By Doug Weller
Are journalists out to get you? In my humble opinion, no.
Do some journalists and commentators come with agendas? The answer is probably yes.
Don’t forget that journalists are human beings and have personal opinions on a range of issues. But the vast majority of journalists are simply trying to pull together a story and get it finished by their deadline.
I’ve spoken to many people over the years who think all journalists want to catch them out.
Going into an interview and believing a journalist is going to dud you is a very negative head space. That will work against you in the media process because you will spend your entire time in ‘survival mode’, rather than concentrating on delivering a concise, clear and professional message.
Even if a journalist has a preconceived view before they speak to you, your definite and confident approach can often turn this around.
There are lots of different media formats – and some journalists and commentators use drama to try to boost ratings. Radio ‘shock jocks’ are an example of this. But they have a transparent style so you should know what to expect.
Understanding the program’s format and interviewer’s style prior to conducting the interview is extremely important. Preparation is the key. Go in with your eyes wide open.
It’s up to you to develop and deliver messages that make your point.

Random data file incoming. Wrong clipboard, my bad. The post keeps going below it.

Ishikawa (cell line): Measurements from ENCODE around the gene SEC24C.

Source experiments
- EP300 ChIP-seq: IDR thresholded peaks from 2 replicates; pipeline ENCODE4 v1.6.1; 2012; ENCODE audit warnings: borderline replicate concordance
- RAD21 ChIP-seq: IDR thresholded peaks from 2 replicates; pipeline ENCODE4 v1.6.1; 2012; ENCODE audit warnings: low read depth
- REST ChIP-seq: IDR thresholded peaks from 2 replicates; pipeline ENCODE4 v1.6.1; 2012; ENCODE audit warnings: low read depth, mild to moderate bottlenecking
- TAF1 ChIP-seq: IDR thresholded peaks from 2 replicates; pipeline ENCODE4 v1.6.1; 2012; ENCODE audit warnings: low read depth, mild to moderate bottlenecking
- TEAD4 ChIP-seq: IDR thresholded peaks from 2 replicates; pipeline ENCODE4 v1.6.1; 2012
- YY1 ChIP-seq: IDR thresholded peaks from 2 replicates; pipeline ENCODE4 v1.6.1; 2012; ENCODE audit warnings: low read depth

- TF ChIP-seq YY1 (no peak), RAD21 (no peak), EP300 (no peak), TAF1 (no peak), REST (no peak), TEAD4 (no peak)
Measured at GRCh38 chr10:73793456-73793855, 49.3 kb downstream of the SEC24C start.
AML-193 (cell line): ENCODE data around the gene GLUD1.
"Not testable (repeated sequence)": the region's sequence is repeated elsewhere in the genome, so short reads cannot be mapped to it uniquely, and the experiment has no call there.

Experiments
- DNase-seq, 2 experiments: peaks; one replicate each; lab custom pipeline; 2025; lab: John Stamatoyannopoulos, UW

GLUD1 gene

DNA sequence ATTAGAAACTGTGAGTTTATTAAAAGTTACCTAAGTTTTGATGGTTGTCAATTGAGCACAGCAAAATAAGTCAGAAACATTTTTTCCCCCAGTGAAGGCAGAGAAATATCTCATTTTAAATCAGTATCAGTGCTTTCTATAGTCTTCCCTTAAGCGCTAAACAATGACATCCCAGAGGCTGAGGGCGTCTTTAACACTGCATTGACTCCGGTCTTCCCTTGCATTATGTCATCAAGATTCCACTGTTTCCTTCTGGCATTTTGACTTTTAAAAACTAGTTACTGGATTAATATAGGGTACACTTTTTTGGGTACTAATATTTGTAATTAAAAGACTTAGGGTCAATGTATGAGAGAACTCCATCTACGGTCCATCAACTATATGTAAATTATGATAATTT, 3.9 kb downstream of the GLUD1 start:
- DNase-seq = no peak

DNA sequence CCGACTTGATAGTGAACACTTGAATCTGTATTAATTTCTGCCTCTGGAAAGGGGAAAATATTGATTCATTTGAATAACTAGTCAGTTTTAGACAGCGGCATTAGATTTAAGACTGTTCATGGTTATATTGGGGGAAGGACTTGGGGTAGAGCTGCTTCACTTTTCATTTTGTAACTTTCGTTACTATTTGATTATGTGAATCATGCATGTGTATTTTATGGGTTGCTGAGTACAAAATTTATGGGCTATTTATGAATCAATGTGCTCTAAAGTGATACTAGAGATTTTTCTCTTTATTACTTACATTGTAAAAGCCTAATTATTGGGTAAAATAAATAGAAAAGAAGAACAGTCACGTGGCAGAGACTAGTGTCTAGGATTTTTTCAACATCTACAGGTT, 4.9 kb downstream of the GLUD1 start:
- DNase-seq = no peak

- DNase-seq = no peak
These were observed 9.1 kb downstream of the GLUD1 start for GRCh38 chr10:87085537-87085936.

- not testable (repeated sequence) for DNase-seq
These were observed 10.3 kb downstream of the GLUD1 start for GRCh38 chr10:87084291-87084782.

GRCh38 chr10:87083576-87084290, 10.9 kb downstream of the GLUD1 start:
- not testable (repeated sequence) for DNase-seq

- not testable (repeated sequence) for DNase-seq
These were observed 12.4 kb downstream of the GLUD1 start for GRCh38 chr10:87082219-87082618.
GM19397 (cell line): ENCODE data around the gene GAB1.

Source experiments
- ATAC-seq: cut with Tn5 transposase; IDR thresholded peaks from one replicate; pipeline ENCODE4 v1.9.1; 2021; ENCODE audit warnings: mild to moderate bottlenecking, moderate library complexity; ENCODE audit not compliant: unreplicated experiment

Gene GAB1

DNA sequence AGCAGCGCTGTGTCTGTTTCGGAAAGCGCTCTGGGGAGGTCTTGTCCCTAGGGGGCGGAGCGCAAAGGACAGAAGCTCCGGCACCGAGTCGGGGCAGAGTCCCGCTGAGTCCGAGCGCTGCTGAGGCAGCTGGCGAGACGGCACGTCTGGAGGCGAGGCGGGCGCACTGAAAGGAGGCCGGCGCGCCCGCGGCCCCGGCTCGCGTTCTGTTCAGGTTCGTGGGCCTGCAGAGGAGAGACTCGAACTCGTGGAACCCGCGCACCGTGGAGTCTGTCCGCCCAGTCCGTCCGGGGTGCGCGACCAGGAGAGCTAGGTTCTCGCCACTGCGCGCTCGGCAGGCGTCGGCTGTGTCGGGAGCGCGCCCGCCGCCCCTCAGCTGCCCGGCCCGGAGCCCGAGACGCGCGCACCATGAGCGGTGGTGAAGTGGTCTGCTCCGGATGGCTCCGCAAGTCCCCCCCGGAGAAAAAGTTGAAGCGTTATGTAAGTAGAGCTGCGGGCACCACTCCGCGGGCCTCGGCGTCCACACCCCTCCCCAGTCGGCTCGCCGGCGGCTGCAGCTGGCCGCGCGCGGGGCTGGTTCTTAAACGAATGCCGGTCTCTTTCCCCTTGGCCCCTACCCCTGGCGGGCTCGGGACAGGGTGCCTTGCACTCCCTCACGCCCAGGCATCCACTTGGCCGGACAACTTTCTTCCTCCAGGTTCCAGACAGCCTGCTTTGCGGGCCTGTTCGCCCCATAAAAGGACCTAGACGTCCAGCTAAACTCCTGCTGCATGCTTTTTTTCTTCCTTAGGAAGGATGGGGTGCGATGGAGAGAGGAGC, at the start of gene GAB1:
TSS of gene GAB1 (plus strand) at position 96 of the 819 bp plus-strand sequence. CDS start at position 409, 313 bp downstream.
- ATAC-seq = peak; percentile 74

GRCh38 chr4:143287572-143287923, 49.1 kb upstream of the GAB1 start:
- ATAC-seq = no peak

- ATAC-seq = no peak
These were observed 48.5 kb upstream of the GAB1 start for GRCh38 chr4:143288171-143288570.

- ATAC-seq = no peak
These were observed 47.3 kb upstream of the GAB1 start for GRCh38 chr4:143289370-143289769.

Unfortunately there is a long line of ‘train wreck interviews’. An example is then rookie Senator, Ricky Muir’s interview with veteran journalist, Mike Willisee. Muir appeared unprepared and ill-equipped to handle this media interview.
In all the years I have covered stories for various news organisations, I never once left the office with the intention of stitching somebody up or pushing my own barrow.
I simply wanted to get a clear understanding of the issues and report them in a fair and balanced way. This meant I relied on my own research and the information I received before and during interviews from interviewees.
What do journalists want? They want to understand the issue completely and be able to conduct a sensible interview that works for them.
One of the biggest pitfalls when interacting with journalists is not being clear about your issue, or your messages.
When you speak to journalists they are generally going to quote you. If you haven’t prepared adequately you can get caught out.
Make sure you have your facts straight. Know why you are doing the interview. What’s the point? Where’s the value?
Sure, there may be some who don’t follow the rule book. But I truly believe that most reporters are fair and take their role seriously. They want to get it right.
Here are my major points for achieving a positive media outcome no matter what the issue:
• Interact with the journalist in a clear and positive way
• Ensure the journalist has all the facts but don’t overload them with material
• Be very clear about the messages you wish to deliver
• Deliver them in a clear, jargon free, credible way
• When the journalist hangs up the phone or walks out the door, make sure they are very clear about the facts of the issue and your messages